This year, Easter is on April 21. Last year, it was April 1. Next year it is April 12.
Why does it move around so much? And would it be easier if it was the same date every year?
The date of Easter moves because its date is determined by the lunar calendar and proximity to Jewish Passover. This means it can be celebrated by the Western church anywhere between March 22 and April 25.
The Orthodox Church follows the same pattern. Since it uses the Julian calendar, it celebrates Easter later than western Christians. This year, Orthodox Easter falls on April 28.
Wouldn’t it be easier if it was on the same date each year? That’s what leaders of Western and Eastern churches have wondered.
In January 2016, Justin Welby, the Archbishop of Canterbury, announced that he was in talks with Pope Francis, Coptic leader Pope Tawadros and Patriarch Bartholomew of the Orthodox Church about fixing the date of Christianity’s holiest day.
According to the Archbishop, the plan would be to have Easter occur on either the second or third Sunday of April. He figured the date of Easter would be fixed to one day by 2026.
This was not the first time attempt to fix the date of Easter. Earlier efforts occurred at the Council of Nicea in 325AD, in the 10th century and in 1990 when the Vatican approved a proposal for a fixed date.
I asked a few Winnipeg church leaders what they thought about fixing the date of Easter.
“I am not a supporter of having a fixed date,” says Susan Johnson, National Bishop of the Evangelical Lutheran Church in Canada.
“I love that this primary festival of the Christian church is not tied to a specific date. There is something counter-cultural, in a way that echoes the reality of the early church, in having a major festival that is tied to a lunar cycle.”
Of greater concern to her would be “coming to an agreement with the Orthodox Church about a common date for Easter. A common date, rather than a fixed date, would provide a much larger witness of unity to the world.”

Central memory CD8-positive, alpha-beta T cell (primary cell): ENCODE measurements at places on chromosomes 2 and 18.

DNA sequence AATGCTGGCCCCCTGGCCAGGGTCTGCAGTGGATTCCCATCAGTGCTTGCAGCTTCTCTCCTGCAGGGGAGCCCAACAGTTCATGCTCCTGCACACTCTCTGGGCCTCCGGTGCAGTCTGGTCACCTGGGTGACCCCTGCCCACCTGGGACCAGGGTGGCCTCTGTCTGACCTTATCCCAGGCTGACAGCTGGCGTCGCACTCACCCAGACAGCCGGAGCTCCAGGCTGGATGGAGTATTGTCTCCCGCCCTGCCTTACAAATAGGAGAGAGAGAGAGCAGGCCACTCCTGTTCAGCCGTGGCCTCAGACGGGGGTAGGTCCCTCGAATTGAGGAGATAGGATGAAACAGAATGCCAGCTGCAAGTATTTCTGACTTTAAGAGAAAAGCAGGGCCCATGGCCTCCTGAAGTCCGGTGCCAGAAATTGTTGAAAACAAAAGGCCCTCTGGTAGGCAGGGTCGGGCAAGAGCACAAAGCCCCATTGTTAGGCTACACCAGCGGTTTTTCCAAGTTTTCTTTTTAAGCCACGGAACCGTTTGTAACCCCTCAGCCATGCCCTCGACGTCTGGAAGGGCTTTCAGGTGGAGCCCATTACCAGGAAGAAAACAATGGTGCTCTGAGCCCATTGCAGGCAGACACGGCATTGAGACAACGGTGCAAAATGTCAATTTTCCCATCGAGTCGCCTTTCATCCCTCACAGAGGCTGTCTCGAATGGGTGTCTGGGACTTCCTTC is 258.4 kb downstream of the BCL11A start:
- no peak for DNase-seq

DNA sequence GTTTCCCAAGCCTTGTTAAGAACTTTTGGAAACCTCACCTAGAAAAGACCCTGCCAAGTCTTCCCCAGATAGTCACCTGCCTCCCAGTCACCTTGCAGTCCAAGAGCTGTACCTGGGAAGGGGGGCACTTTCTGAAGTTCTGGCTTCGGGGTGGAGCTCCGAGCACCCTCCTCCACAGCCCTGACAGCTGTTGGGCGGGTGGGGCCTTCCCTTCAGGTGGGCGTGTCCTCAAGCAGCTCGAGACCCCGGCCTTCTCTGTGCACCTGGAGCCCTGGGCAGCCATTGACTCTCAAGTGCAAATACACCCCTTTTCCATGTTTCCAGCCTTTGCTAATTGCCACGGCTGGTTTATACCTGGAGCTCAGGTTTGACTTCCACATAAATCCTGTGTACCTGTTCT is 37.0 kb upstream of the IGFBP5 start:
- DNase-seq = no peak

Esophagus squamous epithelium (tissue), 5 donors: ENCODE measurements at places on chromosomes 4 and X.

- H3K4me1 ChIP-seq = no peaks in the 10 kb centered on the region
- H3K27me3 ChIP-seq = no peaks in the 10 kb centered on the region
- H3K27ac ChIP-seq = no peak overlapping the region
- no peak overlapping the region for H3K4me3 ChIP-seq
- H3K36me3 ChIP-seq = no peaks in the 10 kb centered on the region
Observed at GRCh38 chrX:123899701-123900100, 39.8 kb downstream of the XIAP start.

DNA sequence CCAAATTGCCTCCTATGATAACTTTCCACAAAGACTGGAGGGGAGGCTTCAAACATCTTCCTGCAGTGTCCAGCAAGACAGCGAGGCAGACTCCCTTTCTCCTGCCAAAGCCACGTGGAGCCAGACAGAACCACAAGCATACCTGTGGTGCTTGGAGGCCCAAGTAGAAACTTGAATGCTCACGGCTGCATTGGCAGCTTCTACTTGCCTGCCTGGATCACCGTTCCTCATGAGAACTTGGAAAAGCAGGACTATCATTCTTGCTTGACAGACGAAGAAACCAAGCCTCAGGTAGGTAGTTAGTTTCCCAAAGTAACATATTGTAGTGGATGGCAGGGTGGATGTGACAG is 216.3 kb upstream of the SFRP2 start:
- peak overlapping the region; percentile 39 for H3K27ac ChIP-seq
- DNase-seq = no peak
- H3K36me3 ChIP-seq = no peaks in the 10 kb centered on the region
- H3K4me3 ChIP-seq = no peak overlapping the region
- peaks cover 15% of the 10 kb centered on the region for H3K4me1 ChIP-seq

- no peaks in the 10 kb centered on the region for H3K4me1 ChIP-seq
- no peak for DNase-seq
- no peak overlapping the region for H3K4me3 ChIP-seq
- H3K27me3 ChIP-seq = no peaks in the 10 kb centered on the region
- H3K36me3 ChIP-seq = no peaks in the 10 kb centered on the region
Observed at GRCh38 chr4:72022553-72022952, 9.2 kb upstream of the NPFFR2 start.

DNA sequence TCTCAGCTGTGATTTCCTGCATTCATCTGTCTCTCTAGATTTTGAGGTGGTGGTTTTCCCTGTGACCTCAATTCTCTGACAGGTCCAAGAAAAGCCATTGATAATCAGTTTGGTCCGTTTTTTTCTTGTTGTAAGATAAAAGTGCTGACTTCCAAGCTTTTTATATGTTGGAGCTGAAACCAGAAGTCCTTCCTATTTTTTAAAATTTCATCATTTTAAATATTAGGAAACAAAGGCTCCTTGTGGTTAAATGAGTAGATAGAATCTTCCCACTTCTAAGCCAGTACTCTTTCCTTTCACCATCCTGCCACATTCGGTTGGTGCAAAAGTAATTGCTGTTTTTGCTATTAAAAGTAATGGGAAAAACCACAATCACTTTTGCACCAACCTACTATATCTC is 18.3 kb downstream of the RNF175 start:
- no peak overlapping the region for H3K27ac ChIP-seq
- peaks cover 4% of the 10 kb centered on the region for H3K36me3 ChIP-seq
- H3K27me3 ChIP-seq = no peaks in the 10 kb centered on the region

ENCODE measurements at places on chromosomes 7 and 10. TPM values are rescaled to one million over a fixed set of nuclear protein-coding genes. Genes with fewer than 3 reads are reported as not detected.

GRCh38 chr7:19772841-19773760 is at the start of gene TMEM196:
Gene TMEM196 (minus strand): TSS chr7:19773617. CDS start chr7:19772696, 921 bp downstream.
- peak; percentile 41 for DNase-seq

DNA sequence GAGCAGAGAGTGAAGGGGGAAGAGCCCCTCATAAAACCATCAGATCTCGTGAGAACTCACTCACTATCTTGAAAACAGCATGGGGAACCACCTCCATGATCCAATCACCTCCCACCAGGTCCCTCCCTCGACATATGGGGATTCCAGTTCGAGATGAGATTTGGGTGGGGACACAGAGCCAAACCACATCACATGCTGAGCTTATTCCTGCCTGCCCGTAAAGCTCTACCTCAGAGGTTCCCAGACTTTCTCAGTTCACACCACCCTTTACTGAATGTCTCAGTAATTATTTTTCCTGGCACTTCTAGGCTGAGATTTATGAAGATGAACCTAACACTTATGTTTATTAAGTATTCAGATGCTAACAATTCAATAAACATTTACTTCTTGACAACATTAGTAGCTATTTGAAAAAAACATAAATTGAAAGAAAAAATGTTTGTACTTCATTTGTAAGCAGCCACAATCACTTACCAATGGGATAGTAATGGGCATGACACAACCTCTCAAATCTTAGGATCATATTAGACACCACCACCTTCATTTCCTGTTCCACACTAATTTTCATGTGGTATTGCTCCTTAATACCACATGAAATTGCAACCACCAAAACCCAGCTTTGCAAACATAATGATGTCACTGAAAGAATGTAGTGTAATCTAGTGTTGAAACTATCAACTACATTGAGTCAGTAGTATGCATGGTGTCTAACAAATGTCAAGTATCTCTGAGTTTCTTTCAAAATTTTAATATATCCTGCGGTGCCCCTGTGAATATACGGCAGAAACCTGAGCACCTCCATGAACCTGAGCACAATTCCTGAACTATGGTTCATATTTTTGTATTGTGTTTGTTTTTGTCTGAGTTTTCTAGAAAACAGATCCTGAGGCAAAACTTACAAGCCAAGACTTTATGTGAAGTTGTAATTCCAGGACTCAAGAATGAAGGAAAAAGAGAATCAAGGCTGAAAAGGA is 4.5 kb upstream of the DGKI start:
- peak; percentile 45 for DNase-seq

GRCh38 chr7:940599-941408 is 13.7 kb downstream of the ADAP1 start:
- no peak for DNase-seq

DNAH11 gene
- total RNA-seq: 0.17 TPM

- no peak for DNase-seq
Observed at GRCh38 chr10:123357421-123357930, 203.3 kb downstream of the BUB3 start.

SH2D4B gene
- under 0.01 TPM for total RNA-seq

Jeff Cook, pastor of Transcona Memorial United Church, also likes the present arrangement.
“It reminds me that God does not follow our agenda,” he says. “Resurrection comes when least expected, and Easter is not so much a specific day as an expectant hope embedded and embodied in Christian faith.”
He also thinks that this issue isn’t the most important thing for Christians to worry about.
“That would that be lessening poverty, ending homelessness, challenging racism, learning to live in harmony with creation,” he says.
For Michael Wilson, pastor of Charleswood United Church, it doesn’t really matter when Easter occurs—as long as it is on a Sunday.
“The morning after the Sabbath in keeping with the Bible account,” he says. “And as one of my seminary professors taught, and I remember still, every Sunday is a little Easter.”
The date of Easter isn’t a major concern to Marvin Dyck, pastor of Crossroads Mennonite Brethren Church.
Just as Dec. 25 isn’t the date Jesus was born, he notes, the dates of Good Friday and Easter aren’t the actual days Christians believe he died and rose from the dead.
But, he says, “If I was voting, I’d vote to keep the date as is” since it is tied to Passover.
For Ron MacLean of Gateway Church, having Easter the same date might appeal to a lot of pastors from a practical standpoint.
However, he says, “the Jewish calendar is lunar based, so while Passover—of which Jesus Christ's death and resurrection is the substance and fulfilment—occurs on the same day of the Jewish calendar every year, it varies considerably on our calendar.”
“This may be a factor if Christians feel strongly about connecting Easter to the Jewish Passover.”
If clergy in Winnipeg could vote, it looks like they would keep the date of Easter as-is.
We’ll have to see where the talks between the heads of the various churches goes in the future.
John Longhurst is a freelance writer and consultant in the area of communications and marketing. He is the Faith Page columnist for the Winnipeg Free Press. This article originally appeared on his blog.
—Corrected April 18, 2019